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Synonymous with elegance, affluence and impeccable style, the Biltmore moniker was chosen as the new name of the Fried Hat Co. when it was purchased in 1920 by three Guelph men; Frank Ramsay, Arthur W. Mean and Edward L. Macdonald. Within 6 years, Ramsay had bought his partners out and grown the company to more than 5 times the amount of its original work force and a company value of nearly $10 million dollars. Operating at the corners of Yorkshire and Suffolk streets, Biltmore Hats sailed through the Depression under the leadership of Ramsay, expanding to provide felt hat forms made from rabbit fur to milliners across the country and a second, straw hat division on Yorkshire street.
Despite successfully weathering the lean times of the twenties and thirties, the company was temporarily set back by two key events at the beginning of the Second World War. A workers’ strike in 1938 angling for improved working conditions, wages and recognition of their union temporarily halted production and led to the creation of the Hat Workers Union Local 182. Then, in the summer of 1940, Frank Ramsay went missing during a boating excursion on Lake Huron. Mr. Ramsay’s death, attributed to a boating accident, left the company in the hands of the Vie-President, William Franke, and the General Manager, William J. Tiller. Tiller’s expertise in the industry led to his appointment as Deputy Administrator of the men’s and boy’s wear division of the Wartime Prices and Trade Board until 1946 when the Board was disbanded.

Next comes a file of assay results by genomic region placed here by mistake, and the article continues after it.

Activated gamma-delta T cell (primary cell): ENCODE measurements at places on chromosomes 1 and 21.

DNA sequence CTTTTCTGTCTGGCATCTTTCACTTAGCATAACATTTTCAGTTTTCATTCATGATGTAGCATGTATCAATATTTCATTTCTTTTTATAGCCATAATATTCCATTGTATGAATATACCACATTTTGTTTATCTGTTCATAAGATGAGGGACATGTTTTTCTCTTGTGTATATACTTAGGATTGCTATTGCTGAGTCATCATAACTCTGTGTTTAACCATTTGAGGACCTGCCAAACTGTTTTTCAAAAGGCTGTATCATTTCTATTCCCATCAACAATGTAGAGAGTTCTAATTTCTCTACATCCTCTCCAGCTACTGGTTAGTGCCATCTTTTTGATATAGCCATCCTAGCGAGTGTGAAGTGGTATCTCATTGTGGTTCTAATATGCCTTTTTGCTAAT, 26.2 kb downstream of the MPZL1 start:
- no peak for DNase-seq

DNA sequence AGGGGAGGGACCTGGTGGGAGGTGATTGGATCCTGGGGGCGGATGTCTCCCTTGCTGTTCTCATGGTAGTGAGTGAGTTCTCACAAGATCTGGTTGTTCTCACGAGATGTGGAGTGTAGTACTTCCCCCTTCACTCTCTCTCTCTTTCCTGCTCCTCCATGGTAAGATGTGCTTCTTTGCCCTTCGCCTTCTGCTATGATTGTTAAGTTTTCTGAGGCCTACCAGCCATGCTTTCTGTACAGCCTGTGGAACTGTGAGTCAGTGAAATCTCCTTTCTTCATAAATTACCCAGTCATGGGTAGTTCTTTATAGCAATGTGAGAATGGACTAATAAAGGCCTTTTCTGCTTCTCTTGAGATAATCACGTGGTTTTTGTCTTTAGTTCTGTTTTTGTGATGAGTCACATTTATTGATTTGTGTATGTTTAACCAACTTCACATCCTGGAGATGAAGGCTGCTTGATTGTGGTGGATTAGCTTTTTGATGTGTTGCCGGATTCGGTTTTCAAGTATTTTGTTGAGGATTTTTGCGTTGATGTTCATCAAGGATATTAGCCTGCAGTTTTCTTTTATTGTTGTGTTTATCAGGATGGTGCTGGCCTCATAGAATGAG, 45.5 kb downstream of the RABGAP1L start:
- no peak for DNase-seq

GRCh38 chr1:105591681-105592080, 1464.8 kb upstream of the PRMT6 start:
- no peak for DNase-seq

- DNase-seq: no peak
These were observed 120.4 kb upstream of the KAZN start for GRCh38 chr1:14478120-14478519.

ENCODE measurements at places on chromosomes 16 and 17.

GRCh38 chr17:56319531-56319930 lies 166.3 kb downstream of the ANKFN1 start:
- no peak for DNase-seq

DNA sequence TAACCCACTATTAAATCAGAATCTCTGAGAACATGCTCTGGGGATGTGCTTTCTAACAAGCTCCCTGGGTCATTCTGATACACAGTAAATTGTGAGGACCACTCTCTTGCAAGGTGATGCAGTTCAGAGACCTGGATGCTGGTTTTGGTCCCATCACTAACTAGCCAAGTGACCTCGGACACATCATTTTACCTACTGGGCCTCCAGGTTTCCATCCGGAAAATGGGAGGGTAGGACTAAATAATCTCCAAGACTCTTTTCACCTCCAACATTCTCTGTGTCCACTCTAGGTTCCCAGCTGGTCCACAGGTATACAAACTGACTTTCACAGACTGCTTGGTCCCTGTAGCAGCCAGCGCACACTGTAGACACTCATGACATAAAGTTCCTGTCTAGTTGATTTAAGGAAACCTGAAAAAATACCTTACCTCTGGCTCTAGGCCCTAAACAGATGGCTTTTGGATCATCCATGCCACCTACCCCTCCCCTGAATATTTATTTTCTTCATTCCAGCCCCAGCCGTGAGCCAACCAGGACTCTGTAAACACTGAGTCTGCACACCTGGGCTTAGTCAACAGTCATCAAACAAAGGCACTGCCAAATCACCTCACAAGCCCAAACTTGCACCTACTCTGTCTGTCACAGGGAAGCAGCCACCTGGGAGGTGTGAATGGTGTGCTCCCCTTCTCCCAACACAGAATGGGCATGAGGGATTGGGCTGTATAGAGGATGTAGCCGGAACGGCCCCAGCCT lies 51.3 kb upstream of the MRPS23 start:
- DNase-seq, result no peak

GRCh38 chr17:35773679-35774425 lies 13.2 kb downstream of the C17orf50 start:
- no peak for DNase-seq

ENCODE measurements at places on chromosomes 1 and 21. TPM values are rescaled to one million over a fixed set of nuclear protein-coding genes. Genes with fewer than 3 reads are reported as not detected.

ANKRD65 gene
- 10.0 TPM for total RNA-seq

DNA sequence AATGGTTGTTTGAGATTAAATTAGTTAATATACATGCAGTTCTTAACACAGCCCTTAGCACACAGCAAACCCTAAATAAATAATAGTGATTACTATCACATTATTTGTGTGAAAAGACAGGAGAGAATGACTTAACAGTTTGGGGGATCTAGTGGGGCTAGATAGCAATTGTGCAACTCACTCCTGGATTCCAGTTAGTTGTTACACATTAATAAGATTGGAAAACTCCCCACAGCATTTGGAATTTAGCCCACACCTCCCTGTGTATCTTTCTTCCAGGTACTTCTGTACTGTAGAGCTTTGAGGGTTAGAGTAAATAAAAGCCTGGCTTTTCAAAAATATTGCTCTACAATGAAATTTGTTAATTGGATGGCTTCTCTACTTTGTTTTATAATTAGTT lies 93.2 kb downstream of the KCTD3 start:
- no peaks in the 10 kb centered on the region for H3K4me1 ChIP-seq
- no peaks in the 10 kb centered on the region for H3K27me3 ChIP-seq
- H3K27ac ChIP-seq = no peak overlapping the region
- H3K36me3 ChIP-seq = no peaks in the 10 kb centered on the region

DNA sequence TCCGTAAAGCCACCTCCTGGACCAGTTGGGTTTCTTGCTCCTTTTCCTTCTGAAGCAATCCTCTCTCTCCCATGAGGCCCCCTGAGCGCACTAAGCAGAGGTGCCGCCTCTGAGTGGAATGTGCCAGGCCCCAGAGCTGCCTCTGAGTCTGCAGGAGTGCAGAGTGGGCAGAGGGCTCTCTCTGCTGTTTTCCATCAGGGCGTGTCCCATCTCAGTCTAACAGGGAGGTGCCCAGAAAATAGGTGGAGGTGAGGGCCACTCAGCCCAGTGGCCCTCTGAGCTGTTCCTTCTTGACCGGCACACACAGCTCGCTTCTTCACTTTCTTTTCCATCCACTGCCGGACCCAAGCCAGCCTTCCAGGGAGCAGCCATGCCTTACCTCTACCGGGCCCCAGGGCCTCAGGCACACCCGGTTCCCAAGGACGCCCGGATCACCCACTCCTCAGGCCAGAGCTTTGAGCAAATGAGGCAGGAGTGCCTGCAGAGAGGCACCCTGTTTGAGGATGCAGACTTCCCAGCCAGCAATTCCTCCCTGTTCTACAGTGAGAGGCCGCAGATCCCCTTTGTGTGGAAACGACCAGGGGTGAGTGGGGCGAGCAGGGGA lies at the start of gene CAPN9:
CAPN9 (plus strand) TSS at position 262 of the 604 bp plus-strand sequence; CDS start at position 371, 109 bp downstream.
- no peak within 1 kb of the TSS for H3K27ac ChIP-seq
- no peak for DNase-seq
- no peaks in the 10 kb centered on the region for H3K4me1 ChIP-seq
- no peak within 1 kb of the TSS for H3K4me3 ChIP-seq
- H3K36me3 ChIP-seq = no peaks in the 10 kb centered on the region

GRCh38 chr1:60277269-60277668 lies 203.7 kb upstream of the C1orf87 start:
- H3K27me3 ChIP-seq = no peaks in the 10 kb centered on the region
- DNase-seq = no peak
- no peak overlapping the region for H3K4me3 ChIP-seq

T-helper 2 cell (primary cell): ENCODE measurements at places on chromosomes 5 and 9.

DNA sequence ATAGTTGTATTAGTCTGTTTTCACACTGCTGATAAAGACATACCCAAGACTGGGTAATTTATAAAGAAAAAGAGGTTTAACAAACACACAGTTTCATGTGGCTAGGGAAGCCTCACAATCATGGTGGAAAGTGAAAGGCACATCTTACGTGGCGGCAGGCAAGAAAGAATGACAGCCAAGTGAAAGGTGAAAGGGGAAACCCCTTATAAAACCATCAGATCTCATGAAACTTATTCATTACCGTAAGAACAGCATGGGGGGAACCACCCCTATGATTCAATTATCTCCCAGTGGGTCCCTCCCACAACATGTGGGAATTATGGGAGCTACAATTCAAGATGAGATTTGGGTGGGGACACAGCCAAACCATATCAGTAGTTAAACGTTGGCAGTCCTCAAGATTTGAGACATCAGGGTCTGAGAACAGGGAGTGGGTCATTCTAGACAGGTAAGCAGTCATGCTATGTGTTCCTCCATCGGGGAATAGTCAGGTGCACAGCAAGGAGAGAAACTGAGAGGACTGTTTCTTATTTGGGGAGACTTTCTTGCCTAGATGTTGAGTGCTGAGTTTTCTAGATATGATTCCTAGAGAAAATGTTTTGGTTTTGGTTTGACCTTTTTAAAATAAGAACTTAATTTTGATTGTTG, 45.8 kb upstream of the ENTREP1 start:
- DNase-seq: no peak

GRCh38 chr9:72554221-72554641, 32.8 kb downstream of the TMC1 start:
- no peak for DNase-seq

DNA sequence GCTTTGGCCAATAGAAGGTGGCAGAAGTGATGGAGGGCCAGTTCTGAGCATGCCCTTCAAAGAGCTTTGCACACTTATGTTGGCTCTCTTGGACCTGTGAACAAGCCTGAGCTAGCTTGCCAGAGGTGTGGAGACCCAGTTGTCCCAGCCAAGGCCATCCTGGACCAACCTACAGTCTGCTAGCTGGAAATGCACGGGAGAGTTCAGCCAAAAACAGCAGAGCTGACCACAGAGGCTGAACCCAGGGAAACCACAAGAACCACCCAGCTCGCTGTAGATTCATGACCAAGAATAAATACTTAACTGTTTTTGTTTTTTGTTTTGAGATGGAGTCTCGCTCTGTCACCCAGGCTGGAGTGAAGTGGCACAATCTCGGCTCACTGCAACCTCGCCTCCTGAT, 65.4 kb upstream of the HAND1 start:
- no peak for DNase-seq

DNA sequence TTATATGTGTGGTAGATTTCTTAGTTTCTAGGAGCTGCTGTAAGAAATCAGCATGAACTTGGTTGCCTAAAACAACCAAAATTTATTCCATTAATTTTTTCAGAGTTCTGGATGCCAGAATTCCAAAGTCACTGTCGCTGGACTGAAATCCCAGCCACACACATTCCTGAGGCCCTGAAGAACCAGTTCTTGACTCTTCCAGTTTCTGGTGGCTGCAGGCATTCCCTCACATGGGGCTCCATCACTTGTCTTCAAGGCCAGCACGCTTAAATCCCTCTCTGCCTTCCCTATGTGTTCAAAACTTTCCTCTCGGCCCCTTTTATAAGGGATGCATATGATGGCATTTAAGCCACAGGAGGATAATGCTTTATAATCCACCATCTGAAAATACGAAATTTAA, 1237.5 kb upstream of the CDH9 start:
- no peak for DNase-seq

Business continued to grow after the War and in 1947, Biltmore sponsored the local Junior A Hockey Team launching the Guelph Biltmore Mad Hatters. Biltmore’s association with the team helped popularize the “hat trick” as all players scoring three goals in a single game were given a new Fedora. Within 5 short years, the coveted Memorial Cup had been won by the “Biltmores”. During the team’s 13 years in operation, the team produced 4 Hockey Hall of Famers including Andy Bathgate, Rod Gilbert, Harry Howell, and Jean Ratelle as well as numerous outstanding NHL players including Eddie Shack.
In 1952, the Biltmore Hat Company purchase the Lancashire Felt Co which had been housed in a factory on Morris street. Consolidating the two companies led to the refurbishment of the Lancashire factory and the enlarged plant opened in 1957 at this location. Under President Norman Macmillan, the company’s 350 hatters were producing 2400 hats a day, approximately 1/3 of the total Canadian volume. Biltmore became a significant employer for the skilled Italian immigrant labour settling in the Guelph area and was at the pinnacle of its success.
Decline started in the 1960’s and by 1970, production had fallen by nearly 70%. The changing tides of fashion and a decline in the fur hat industry eventually led to the Biltmore Hat Company into bankruptcy in 1982 when it was acquired by the Stetson Hat Co. who filed for bankruptcy themselves in 1987. In 1988, the floundering company was purchased by a group of Guelph investors who aimed to rebuild the company. By 2004, the company was in receivership again. In 2005, the company was purchased by American Eric Lynes who has steadily rebuilt the American market for the Biltmore fedora. In 2012, Lynes made the difficult decision to close the factory in Guelph and operations were moved permanently to Texas.
Although Biltmore no longer makes hats in Guelph, their story remains ingrained not only in the fabric of this city but also this site, where the Biltmore company defined excellence in quality and design.
Today, the Bilmore
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